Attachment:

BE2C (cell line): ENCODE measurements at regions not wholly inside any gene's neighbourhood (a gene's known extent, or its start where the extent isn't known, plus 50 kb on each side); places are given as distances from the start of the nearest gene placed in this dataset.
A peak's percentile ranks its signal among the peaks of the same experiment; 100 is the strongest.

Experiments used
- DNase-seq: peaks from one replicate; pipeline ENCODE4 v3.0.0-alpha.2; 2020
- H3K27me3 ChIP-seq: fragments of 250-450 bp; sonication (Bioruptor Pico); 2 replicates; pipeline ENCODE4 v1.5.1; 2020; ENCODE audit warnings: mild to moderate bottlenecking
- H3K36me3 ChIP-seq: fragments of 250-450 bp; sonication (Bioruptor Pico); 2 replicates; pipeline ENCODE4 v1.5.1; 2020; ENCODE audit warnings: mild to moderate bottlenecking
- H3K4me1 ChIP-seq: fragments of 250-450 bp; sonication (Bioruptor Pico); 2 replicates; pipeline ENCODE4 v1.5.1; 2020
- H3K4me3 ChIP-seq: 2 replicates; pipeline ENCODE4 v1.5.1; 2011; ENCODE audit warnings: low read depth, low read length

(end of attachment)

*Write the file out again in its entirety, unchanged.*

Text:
BE2C (cell line): ENCODE measurements at regions not wholly inside any gene's neighbourhood (a gene's known extent, or its start where the extent isn't known, plus 50 kb on each side); places are given as distances from the start of the nearest gene placed in this dataset.
A peak's percentile ranks its signal among the peaks of the same experiment; 100 is the strongest.

Experiments used
- DNase-seq: peaks from one replicate; pipeline ENCODE4 v3.0.0-alpha.2; 2020
- H3K27me3 ChIP-seq: fragments of 250-450 bp; sonication (Bioruptor Pico); 2 replicates; pipeline ENCODE4 v1.5.1; 2020; ENCODE audit warnings: mild to moderate bottlenecking
- H3K36me3 ChIP-seq: fragments of 250-450 bp; sonication (Bioruptor Pico); 2 replicates; pipeline ENCODE4 v1.5.1; 2020; ENCODE audit warnings: mild to moderate bottlenecking
- H3K4me1 ChIP-seq: fragments of 250-450 bp; sonication (Bioruptor Pico); 2 replicates; pipeline ENCODE4 v1.5.1; 2020
- H3K4me3 ChIP-seq: 2 replicates; pipeline ENCODE4 v1.5.1; 2011; ENCODE audit warnings: low read depth, low read length